The most basic way of integrating Internet usage into classwork or homework is to ask students to find information. Sutharat Phuargpu, 16, explained that at her school, teachers would assign students to use the Internet to search for specific subjects, such as narcotics or the history of state agencies.

But using the Internet for this type of assignment is easy. With powerful search engines like Google and Yahoo!, students can often just type in one word to get the answers they want. A more constructive approach is to have them perform “strategic information searches”.

For example, at Sriwittayapaknam School students are given worksheets with a list of questions rather than the task of looking for one specific topic. They then have to use search engines to search for the answers. By doing this type of assignment, the students learn to strategically apply the use of keywords to narrow down their search and think about whether what they’ve found is really relevant to the questions asked.

Of course, once on the Internet, students are often tempted to click through to irrelevant topics, particularly when that topic is more interesting to a young mind than homework. According to Richard Barrow, the key to keeping kids “on topic” is balance and subtle manipulation.

“As the number of [online] game players at the school was far greater than people wanting to do homework, we had to compromise,” he says. “Now we have one day a week during lunch break when games are not allowed.”

However, once Barrow started suggesting stimulating and educational websites, he found the students started taking an interest and would divert their attention to exploring these sites.

This is all well and good, but giving young people free rein on the Internet has its downsides. The anonymous nature of chatrooms and programs, for example, means that they are addictive and seductive to most teens.

Using this type of software, students can interact with more than one person at the same time, and the ability to get instant feedback from the other end makes online chatting a rewarding experience. But the negative aspect is that students can get hooked up with a total stranger and risk being lured into giving out personal information or engaging in activities that turn out to be harmful.

For this reason, many schools have banned students from using chatrooms and software. But according to Richard Barrow, this attitude is naïve — after all, kids can access the Internet from many sources. Banning these activities at schools may encourage them to take them up somewhere else — somewhere where there is no one to supervise or provide guidance.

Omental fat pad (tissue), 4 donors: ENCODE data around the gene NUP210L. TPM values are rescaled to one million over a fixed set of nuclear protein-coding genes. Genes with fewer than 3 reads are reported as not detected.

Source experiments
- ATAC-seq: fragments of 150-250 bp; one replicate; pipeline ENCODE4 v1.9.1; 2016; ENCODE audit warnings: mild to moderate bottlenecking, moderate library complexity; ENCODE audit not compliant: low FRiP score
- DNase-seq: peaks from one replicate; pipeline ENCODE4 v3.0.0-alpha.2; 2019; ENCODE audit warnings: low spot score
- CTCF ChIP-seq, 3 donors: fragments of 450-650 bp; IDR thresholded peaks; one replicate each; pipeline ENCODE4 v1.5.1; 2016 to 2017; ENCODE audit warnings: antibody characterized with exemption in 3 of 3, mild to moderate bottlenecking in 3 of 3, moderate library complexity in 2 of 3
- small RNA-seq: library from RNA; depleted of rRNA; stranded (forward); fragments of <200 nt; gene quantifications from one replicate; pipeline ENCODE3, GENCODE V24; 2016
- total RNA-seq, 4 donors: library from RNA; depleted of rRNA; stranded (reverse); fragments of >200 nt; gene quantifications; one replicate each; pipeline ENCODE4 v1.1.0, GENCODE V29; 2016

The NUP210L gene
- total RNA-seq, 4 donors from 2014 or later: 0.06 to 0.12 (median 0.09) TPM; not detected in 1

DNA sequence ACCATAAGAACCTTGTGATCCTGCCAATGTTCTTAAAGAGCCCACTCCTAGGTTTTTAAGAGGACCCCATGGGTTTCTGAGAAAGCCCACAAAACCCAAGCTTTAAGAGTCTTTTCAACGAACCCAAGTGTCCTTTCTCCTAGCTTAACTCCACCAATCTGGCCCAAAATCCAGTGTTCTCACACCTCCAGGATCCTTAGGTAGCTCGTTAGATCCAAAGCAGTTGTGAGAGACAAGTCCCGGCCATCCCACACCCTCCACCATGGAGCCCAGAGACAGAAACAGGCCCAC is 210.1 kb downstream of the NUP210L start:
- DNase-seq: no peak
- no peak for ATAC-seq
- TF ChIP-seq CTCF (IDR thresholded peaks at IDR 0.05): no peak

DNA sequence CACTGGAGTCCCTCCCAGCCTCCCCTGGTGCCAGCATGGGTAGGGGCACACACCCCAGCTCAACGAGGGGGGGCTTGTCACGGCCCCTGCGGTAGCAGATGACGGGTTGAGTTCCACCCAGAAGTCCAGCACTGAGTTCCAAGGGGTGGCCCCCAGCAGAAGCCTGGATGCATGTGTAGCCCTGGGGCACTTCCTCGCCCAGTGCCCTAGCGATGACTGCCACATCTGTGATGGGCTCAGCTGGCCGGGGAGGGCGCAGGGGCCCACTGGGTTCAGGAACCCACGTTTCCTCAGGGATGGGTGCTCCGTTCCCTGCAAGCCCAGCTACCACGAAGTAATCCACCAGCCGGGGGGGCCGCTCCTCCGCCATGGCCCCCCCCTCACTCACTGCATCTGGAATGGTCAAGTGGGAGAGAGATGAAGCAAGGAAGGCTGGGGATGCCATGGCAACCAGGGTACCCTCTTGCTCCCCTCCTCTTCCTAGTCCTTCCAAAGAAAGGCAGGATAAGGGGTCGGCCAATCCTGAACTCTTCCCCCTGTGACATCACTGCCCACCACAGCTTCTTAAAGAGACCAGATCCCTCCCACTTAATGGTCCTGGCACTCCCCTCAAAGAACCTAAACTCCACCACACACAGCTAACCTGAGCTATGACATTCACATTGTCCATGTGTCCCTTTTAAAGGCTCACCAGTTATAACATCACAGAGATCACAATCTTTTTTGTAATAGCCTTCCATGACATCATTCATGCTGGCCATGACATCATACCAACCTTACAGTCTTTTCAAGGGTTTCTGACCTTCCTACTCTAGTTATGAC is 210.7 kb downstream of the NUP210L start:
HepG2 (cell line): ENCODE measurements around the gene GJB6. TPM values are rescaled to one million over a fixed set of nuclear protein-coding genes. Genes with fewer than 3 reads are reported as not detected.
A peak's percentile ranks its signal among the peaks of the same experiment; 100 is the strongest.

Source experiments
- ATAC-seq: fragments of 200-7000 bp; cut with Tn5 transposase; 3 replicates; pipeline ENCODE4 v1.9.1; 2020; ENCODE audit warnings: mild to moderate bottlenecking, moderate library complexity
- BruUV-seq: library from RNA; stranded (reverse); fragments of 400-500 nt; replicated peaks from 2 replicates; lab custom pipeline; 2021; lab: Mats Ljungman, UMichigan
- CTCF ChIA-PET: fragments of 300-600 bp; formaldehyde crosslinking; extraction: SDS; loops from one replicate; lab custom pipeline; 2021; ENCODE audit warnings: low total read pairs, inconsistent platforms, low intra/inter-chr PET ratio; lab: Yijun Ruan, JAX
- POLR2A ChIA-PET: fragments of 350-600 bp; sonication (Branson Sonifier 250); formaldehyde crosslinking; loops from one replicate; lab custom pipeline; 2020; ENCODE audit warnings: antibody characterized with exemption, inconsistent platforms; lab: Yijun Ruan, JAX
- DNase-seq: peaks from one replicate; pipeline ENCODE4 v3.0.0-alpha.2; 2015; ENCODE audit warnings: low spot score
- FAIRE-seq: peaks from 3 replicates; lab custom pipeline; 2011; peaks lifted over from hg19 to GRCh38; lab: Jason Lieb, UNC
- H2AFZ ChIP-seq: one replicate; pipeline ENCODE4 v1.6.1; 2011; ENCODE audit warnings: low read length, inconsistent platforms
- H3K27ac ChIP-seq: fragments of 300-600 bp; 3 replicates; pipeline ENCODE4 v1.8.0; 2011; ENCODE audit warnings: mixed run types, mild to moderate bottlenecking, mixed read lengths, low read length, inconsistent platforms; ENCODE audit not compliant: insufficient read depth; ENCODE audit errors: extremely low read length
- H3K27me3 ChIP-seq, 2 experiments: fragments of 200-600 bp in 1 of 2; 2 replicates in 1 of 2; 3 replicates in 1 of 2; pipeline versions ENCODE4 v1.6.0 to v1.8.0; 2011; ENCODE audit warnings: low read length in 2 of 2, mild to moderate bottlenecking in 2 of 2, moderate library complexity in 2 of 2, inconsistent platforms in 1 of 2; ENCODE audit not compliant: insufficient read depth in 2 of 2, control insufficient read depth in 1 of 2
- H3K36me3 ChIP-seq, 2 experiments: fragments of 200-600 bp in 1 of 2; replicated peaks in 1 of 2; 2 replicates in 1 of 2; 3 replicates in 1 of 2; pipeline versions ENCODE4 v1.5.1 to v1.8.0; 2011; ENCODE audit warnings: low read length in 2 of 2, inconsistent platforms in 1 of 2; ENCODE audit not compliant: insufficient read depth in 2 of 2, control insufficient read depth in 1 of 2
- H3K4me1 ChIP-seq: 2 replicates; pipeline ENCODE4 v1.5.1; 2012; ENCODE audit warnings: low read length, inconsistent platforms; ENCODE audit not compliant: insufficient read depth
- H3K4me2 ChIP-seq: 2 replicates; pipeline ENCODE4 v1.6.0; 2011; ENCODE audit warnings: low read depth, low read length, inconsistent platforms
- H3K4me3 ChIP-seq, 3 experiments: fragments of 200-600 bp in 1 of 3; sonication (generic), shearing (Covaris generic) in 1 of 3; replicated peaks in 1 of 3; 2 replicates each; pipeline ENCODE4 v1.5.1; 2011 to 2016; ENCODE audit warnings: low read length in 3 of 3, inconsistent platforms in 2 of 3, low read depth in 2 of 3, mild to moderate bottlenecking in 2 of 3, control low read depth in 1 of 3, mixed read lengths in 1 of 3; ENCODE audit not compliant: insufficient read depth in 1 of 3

“What we did was set up a chatroom that is heavily moderated by a dozen people in different time zones,” he says. “We told the students all about the dangers of chatrooms and how they shouldn’t believe anything that people claim or should never give out phone numbers or addresses.”

Putting IT into practise
With proper guidance, students at Sritwittayapaknam School are now responsible users of the Internet. Besides using the Web to complete homework assignments, they have also learned how to use the technology to reach out to the world.

Through developing sites like www.english-room.com and www.dekgeng.com, the students have learned to communicate with foreigners and exchange cultural information in English — as well as develop skills that they can use when they leave school. Sritwittayapaknam School’s presence on the Web has also become prominent.

For example, if you type “Thai culture” as a keyword in Google, thailandlife.com — developed by Sritwittayapaknam School’s students and teachers — is the top result. Similarly, the keywords “Thai language” also bring up Sritwittayapaknam School’s affiliated website, www.learningthai.com.

The story of Sriwittayapaknam School reveals that with proper guidance from teachers, all students can learn how to use the Internet intelligently. In addition, activities like chatting with friends or playing online games can actually be productive to student’s learning. “Many role playing games involve problem solving and developing skills that could be useful in the future,” says Richard Barrow.

The key is to stay open-minded, experiment with the technology and “be prepared to make mistakes and learn by them”. After all, kids will always be curious, and helping them to make informed choices and understand the consequences of these choices is a key part of an educator’s responsibility.